PHOENIX - Arizona voters face dozens of choices in Tuesday's General Election, with a hotly contested U.S. Senate race among the many contests between candidates but also decisions on 19 statewide ballot measures.
Arizonans also will elect a governor and other statewide officials and federal and state lawmakers. Many local jurisdictions also had offices and spending issues on their ballots.
Polls will be open from 6 a.m. to 7 p.m. Tuesday.
Because of the length of the ballot, election officials worried about long lines advised voters to make their choices before going to polling places.
Election officials also urged voters with early ballots to put them in the mail no later than today or to simply drop them off at polling places on Tuesday.
Early ballots must be received by election offices by Tuesday night to be counted, but the process of counting those ballots could take days.
The General Election will be the second statewide application of a 2004 law requiring voters to provide certain types of identification when voting at polling places. Voters without government-issued photo ID with their names and address or two other pieces of specified, non-photo ID with the same information can cast "conditional provisional ballots" but later must take the required identification to an elections office for that ballot to be counted.
On the federal level, Republican Sen. Jon Kyl faced a challenge from Democrat Jim Pederson in a race that saw both candidates splash ads across the airwaves.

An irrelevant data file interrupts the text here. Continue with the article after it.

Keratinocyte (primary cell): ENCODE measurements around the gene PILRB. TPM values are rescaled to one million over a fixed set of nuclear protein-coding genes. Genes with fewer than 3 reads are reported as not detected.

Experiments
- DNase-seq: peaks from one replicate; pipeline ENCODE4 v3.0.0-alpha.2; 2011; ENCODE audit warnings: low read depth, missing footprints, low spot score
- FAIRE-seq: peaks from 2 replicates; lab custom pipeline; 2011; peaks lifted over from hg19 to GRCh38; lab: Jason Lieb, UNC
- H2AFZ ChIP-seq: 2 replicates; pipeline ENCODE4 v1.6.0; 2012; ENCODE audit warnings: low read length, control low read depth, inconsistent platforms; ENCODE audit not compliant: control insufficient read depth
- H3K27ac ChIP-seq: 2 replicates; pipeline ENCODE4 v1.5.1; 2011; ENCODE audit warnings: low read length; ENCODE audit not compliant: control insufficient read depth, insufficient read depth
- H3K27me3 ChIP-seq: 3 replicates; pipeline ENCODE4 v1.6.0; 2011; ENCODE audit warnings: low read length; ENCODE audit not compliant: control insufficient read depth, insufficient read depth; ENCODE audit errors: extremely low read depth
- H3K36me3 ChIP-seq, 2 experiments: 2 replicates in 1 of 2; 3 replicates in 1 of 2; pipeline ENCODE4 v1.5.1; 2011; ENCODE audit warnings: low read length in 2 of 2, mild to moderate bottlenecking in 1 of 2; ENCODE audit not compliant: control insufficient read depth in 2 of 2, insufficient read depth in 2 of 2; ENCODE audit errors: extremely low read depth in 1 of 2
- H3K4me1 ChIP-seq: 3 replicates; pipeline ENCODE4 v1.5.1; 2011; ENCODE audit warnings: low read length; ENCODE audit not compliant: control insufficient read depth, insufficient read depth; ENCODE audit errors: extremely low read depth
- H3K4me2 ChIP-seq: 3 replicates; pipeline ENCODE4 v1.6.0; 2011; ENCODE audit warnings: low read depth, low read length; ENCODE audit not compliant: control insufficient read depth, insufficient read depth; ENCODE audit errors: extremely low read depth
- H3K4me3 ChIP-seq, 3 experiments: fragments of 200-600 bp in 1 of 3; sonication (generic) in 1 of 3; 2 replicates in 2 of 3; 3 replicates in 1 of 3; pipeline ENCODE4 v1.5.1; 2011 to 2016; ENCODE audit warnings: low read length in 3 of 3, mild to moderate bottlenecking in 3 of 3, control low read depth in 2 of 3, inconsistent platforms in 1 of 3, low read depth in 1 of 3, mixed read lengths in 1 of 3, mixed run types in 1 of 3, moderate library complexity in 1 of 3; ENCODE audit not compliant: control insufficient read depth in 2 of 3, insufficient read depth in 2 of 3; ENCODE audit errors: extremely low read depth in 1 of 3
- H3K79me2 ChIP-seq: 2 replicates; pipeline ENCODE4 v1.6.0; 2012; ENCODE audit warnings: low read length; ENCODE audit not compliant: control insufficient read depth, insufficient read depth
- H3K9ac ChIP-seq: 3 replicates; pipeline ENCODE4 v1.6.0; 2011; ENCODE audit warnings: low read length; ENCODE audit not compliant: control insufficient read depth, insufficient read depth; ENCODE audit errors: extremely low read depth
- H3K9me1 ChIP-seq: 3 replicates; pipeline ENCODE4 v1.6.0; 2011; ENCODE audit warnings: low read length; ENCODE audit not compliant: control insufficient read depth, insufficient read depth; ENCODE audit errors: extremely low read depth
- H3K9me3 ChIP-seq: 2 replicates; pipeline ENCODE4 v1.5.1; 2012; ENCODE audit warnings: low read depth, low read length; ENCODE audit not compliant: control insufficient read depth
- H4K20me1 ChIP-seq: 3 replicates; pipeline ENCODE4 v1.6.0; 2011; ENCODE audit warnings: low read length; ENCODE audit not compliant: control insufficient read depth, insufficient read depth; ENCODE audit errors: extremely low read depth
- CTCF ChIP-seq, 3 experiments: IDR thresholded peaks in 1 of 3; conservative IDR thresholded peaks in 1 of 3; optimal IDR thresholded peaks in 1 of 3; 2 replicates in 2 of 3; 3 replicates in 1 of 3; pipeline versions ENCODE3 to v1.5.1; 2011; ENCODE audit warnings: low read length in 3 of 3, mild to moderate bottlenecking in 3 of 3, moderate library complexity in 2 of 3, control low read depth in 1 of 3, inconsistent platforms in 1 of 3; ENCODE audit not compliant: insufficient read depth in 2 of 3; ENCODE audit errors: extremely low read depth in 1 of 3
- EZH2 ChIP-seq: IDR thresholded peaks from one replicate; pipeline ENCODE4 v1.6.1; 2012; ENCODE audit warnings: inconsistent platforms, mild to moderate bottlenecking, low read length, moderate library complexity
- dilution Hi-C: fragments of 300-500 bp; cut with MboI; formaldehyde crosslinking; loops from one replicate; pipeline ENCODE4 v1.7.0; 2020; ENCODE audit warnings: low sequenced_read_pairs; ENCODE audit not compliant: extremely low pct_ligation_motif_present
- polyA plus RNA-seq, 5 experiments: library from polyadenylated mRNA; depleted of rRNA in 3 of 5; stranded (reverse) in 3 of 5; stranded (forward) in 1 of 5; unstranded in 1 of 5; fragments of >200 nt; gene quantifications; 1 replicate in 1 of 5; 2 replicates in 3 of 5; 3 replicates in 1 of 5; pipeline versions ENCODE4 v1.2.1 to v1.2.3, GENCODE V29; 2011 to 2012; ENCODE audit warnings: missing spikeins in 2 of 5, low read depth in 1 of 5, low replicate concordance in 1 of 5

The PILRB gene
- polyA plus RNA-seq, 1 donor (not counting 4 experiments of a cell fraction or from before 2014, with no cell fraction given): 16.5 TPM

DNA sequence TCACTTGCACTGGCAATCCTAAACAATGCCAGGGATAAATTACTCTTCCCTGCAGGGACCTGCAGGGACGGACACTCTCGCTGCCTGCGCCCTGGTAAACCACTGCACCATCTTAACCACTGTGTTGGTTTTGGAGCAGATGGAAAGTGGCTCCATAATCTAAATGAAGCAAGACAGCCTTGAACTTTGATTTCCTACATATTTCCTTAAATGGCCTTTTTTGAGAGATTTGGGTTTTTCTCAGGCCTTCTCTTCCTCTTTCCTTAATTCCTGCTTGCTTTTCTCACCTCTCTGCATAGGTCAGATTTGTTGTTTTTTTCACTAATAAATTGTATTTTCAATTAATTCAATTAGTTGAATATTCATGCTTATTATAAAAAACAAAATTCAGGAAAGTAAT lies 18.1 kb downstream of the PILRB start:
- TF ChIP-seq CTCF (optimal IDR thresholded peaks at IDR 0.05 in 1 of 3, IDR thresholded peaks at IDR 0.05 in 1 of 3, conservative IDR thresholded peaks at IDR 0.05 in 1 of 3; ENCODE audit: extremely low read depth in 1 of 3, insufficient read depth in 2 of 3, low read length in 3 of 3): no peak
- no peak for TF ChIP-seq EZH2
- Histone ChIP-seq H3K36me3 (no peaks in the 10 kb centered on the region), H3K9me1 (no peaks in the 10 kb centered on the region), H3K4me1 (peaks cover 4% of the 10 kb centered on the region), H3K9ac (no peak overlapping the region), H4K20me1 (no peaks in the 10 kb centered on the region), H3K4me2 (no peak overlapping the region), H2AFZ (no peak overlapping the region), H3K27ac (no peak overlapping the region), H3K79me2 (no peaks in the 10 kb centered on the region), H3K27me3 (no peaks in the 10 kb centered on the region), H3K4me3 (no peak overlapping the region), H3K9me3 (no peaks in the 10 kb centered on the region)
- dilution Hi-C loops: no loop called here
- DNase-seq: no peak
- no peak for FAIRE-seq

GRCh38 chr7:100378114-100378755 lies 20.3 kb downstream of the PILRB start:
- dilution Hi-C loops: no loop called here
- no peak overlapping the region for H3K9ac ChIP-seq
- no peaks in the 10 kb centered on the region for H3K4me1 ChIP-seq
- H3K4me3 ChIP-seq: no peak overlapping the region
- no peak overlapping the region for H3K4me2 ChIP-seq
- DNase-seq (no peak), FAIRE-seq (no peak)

Meanwhile, incumbents were running for re-election to seven of Arizona's eight seats in the U.S. House of Representatives.
The exception was the 8th Congressional District in southeastern Arizona where Republican incumbent Jim Kolbe was not seeking re-election.
On the state level, the headline race was for the governor's office, with Republican Len Munsil trying to thwart Democratic incumbent Janet Napolitano's bid for a second four-year term.
Other state offices up for grabs included secretary of state, attorney general, treasurer, superintendent of public instruction and two seats on the Arizona Corporation Commission.
All 90 seats in the Arizona Legislature - 30 in the Senate, 60 in the House - are on the ballot for two-year terms, but some candidates faced no opposition Tuesday.
Aside from candidates, ballot issues facing voters ranged from marriage and state trust land to smoking in workplaces and the minimum wage.
Other topics included a proposed voter reward lottery, living space for livestock, municipal finances and pay raises for lawmakers.